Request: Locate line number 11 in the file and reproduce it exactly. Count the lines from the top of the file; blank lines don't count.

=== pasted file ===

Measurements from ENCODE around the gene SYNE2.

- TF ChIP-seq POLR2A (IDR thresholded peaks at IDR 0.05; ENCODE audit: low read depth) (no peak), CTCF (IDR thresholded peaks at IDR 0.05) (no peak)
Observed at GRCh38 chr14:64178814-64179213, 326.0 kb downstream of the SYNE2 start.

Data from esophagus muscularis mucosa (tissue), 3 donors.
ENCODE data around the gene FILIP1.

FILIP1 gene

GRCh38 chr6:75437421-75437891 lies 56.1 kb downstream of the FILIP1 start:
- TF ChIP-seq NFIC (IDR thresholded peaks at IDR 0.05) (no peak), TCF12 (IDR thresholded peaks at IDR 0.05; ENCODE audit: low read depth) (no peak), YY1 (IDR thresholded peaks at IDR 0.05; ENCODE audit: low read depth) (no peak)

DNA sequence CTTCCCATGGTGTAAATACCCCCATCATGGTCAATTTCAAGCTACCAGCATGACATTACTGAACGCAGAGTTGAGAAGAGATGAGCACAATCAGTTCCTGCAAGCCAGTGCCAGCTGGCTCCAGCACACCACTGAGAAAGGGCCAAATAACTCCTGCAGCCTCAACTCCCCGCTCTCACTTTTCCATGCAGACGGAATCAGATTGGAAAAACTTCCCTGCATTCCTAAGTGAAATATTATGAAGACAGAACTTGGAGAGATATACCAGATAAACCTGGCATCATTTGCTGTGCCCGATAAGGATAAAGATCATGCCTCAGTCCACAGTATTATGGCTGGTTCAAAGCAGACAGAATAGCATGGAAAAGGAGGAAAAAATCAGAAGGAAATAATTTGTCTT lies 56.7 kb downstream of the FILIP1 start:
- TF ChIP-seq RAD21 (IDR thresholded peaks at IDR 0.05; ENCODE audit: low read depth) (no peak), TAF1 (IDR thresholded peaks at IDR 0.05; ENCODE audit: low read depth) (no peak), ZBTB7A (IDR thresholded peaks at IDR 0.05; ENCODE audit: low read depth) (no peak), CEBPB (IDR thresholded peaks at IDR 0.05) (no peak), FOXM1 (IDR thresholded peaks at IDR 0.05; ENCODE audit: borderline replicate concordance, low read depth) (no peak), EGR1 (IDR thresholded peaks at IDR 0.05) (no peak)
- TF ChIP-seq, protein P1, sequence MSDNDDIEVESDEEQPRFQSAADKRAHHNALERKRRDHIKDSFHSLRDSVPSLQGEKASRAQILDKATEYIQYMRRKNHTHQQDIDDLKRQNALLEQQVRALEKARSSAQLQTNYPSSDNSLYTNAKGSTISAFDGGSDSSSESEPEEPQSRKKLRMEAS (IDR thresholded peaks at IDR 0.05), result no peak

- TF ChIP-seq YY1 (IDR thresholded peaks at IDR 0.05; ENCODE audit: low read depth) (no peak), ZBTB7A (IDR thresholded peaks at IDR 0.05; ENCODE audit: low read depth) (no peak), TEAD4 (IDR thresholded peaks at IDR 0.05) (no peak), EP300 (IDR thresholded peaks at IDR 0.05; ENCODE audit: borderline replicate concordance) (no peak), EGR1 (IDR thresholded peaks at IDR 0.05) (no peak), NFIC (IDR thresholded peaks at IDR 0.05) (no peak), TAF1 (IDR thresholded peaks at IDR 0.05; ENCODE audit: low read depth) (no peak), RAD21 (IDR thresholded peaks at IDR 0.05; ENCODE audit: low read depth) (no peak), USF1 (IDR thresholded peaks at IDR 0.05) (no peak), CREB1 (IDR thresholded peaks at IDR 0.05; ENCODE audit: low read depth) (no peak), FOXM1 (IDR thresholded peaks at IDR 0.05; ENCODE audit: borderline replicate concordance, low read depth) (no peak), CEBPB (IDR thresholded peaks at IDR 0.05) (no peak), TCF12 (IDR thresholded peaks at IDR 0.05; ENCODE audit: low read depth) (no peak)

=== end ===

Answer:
- TF ChIP-seq, protein P1, sequence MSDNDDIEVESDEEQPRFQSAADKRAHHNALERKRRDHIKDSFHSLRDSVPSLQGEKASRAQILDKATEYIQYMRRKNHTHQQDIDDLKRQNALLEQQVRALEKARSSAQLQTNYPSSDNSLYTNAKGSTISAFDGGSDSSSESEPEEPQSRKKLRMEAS (IDR thresholded peaks at IDR 0.05), result no peak